Over the past several years I’ve been slowly but surely making my way through the Kowalski Family books by Shannon Stacey. They cover the romantic lives of the Kowalski cousins in New England and the people in their lives. I started reading these because Ms. Stacey writes the kind of straightforward, serviceable romance novels that let the reader slow down, read about some characters who aren’t too far from yourself and people you know, but just far enough to be fiction, and have a little happily ever after and steamy times as well. Basically, she’s become my new Nora Roberts since Roberts has been slipping of late.
In All He Ever Dreamed Ms. Stacey aims to deliver a contemporary read with average 30-something characters. There’s also the bonus that neither of the leads are physically or mentally abusive and don’t cheat. But, it was just so-so for me. While All He Ever Dreamed was a cute, fun, light read, it was predictable. Ridiculously so. I have great affection for the friends to more storyline, but something didn’t work so much for me here, and that something was the characters’ emotions. When our protagonists get together it as perhaps the most emotion lacking, lifeless encounter I’ve read, possibly ever. It was definitely a disappointment from Ms. Stacey.
Besides the problems with emotion and a lack of steam, the depth–or lack thereof–of both Josh’s and Katie’s characters was frustrating. I wished we could’ve seen more of Josh besides his desire to leave (he got left holding the bag for his siblings in running their family’s lodge), his propensity to mope around, and then continuing to do nothing but thinking of leaving even after he made his initial choice to stay. In retrospect I also wish Katie had done more than sit around and wait for Josh to come back. I’ve read a lot of romances lately with female leads who display much more agency, and that left a bitter taste in my mouth with these two characters. I should have loved them, but they just didn’t DO anything to win my affection in this outing, which is a waste of the buildup in All He Ever Needed and All He Ever Desired.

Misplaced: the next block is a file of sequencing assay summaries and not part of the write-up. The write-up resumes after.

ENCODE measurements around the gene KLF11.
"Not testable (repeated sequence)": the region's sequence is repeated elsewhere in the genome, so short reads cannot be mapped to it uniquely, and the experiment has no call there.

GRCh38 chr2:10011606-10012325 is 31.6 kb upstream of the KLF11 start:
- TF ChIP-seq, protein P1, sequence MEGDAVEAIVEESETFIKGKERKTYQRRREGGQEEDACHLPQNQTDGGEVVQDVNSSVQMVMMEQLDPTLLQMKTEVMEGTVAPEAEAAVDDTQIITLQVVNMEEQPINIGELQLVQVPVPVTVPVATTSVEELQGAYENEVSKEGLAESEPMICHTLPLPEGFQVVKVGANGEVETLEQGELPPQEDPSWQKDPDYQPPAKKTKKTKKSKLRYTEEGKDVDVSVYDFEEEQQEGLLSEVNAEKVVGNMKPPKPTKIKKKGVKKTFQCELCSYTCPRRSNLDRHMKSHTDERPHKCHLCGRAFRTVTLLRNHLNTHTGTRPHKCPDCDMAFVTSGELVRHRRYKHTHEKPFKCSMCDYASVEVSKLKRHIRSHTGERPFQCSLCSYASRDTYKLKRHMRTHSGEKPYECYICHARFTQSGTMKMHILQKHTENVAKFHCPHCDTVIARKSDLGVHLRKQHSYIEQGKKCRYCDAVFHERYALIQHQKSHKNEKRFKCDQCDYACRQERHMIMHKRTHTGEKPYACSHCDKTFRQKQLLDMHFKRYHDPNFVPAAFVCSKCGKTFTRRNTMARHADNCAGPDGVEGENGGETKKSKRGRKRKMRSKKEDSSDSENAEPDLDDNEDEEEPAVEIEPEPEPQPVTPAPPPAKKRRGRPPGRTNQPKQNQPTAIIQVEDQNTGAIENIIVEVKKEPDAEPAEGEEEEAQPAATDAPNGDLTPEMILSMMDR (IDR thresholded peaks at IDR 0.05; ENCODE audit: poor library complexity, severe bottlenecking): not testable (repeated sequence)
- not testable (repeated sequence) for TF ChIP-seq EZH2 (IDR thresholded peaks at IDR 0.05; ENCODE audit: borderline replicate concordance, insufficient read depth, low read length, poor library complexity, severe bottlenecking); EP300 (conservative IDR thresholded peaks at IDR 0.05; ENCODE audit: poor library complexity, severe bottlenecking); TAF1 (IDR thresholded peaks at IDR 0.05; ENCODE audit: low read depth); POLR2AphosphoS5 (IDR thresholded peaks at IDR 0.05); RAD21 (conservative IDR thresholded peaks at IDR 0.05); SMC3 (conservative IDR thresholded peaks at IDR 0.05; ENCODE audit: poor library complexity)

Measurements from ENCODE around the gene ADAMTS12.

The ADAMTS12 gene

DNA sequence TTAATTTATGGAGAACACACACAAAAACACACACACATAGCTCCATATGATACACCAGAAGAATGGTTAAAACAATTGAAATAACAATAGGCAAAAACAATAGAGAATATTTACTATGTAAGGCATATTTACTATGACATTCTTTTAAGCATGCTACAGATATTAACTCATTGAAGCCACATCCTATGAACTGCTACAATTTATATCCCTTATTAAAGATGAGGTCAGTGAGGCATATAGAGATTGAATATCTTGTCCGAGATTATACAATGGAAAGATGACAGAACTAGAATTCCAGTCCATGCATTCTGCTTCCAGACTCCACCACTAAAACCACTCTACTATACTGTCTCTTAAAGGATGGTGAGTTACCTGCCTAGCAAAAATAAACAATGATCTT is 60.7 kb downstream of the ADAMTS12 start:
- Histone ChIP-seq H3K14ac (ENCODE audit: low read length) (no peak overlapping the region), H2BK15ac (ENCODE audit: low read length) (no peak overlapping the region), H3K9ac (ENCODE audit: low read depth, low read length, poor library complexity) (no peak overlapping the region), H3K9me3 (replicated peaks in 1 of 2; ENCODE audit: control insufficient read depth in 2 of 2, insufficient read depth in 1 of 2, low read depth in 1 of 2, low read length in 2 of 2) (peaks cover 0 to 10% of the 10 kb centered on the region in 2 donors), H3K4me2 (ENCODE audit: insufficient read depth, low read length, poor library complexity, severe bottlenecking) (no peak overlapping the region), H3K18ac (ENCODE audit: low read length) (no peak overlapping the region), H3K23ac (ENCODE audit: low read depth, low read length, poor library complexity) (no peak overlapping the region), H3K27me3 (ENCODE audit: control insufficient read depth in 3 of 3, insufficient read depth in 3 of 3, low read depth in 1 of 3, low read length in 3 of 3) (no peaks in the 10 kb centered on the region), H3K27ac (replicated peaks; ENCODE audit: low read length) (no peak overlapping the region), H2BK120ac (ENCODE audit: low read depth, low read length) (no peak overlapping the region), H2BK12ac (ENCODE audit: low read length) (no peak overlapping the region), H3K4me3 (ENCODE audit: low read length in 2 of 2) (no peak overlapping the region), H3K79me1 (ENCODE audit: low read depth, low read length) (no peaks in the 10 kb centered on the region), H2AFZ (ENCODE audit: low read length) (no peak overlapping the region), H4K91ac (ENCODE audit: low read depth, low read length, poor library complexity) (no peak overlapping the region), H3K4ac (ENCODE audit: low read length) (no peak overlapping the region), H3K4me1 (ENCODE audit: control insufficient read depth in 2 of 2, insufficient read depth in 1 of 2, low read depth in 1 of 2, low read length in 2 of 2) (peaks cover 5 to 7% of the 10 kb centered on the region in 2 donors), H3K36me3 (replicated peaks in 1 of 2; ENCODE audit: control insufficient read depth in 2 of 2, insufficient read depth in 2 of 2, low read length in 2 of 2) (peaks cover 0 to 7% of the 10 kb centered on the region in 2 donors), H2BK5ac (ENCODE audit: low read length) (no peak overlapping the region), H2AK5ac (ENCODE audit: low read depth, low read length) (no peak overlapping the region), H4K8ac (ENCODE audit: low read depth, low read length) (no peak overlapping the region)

Which brings me to perhaps my biggest complaint: there was really no story in the A plot. The B plot had a nice arc, but we’ll get there in a minute. The A plot is supposed to be Josh wanting to leave, getting to leave, and returning. Those things happen, but there’s nothing extra to it. Josh is 30, and it’s entirely typical for people in their twenties/early thirties to dream about going to a city, trying on a new career, learning new things, meeting new people, find out what they’re good at etc. In this book, when Josh gets a chance to get away, he does nothing like that. He goes on a six week road trip and wakes up to the reality that he did have what he wanted at home. But, how did he know? And Katie remained the same, which is part of her characterization as steadfast, but with his storyline being so one note, we really needed something more from Katie.
The B plot was better. Focused on Katie’s mom Rosie is the live-in housekeeper at the lodge. In previous books we’ve explored her role as mom to the Kowalski kids, her relationship with her deceased husband, and her coming around to forgive his best friend for actions 20 years ago and build a relationship with him. These characters had growth, development, and used their emotions. If only they were the A plot.
This book was read and reviewed as part of the charitable Cannonball Read.